HEEMSKERCK, Maerten van
(b. 1498, Heemskerck, d. 1574, Haarlem)

Triptych of the Entombment

Oil on oak, 220 x 149 cm (centre), 219 x 66 cm (wings)
Musées Royaux des Beaux-Arts, Brussels

Maerten van Heemskerck probably produced this imposing triptych for a church in Delft. It is a mature work, and one of the artist's most accomplished paintings. The central panel represents the entombment according to a traditional pattern, with Christ's gnarled body, placed on a brilliant white winding cloth, taking up alone almost the entire foreground. It is supported by Joseph of Arimathea to the right and by Nicodemus and Mary Magdalene to the left. The Saviour's face is ghastly pale and carries the marks of the crown of thorns, that now lies at the foot of the tomb. However, the promise of his forthcoming resurrection figures on the bas-relief of the sarcophagus, which illustrates the story of Jonah, whose three days in the belly of the whale are considered as prefiguring Christ's three days in the tomb. Around the central group we find the usual protagonists, St John and the Virgin, Mary Salome and Mary Cleophas, to the far right, a servant carries a vase of perfume for embalming Christ's body. Their gestures are tense, their faces distorted with grief.

A similar sense of sadness marks their holy patrons Peter and Mary Magdalene who accompany the donors in prayer on the wings. The reverse sides of the wings are decorated with the majestic figures of the prophets Isaiah and Jeremiah.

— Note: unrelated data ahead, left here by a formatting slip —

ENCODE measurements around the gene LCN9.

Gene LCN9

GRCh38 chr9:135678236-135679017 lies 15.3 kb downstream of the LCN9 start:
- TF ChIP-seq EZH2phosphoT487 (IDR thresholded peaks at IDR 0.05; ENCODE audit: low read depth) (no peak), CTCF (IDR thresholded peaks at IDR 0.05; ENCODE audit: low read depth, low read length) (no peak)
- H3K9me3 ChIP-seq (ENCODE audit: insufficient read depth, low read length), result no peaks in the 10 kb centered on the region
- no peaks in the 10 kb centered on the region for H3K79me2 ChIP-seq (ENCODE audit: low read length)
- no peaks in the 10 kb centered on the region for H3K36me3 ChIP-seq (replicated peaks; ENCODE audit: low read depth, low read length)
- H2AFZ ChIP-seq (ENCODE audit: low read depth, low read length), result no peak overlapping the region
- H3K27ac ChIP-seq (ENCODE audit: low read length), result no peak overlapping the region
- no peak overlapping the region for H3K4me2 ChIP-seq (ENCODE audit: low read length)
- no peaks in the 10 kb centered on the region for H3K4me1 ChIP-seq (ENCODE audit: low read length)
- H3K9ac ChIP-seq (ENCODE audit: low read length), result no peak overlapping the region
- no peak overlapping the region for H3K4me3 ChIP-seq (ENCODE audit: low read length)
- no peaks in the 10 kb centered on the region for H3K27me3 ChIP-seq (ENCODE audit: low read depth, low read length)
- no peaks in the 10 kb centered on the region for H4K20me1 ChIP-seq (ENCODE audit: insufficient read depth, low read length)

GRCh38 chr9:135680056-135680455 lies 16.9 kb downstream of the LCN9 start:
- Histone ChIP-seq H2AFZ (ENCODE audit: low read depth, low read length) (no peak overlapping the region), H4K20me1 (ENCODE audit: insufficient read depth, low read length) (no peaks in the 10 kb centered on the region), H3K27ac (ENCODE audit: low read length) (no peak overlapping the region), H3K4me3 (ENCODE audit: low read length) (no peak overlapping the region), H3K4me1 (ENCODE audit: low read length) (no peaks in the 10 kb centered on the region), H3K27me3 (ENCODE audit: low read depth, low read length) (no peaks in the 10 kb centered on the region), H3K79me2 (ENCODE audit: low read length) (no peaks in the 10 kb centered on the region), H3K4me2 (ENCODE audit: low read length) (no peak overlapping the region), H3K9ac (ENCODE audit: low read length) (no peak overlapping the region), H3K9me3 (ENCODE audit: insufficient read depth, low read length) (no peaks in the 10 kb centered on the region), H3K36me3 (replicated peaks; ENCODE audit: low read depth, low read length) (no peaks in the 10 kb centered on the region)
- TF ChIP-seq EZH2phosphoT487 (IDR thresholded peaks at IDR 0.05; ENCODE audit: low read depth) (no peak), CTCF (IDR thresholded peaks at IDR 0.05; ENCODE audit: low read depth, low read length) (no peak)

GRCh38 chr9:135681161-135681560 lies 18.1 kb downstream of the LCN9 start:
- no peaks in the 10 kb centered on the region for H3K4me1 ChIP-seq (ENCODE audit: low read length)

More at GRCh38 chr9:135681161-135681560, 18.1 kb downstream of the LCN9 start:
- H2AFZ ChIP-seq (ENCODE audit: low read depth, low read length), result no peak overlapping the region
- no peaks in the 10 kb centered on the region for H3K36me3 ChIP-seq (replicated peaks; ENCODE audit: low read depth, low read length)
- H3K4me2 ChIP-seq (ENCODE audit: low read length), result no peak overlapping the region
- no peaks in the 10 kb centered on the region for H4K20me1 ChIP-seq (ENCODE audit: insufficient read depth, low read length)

The triptych illustrates profusely how much Van Heemskerck was marked by his stay in Italy, where he lived in Rome from 1532 to 1536-37 and was constantly drawing antique monuments, ruins and sculptures. Joseph of Arimathea's face picks up the expression of the famous Laocoon, of whom the artist has left us a sketch, whilst the sarcophagus is inspired directly from Roman models. Christ's monumental figure, with its powerful muscles, also betrays clear influences of Michelangelo and the Italian mannerists.

The Frans Hals Museum in Haarlem conserves a triptych by Van Heemskerck, the central panel of which shows the Mocking of Christ, another episode of the Passion, probably intended for the same chapel as the Brussels altarpiece. Indeed the work carries the same dates and is of identical shape and size. In addition, the backs of the wings depict the prophets Ezekiel and Daniel, who, together with Isaiah and Jeremiah, prefigure the four evangelists.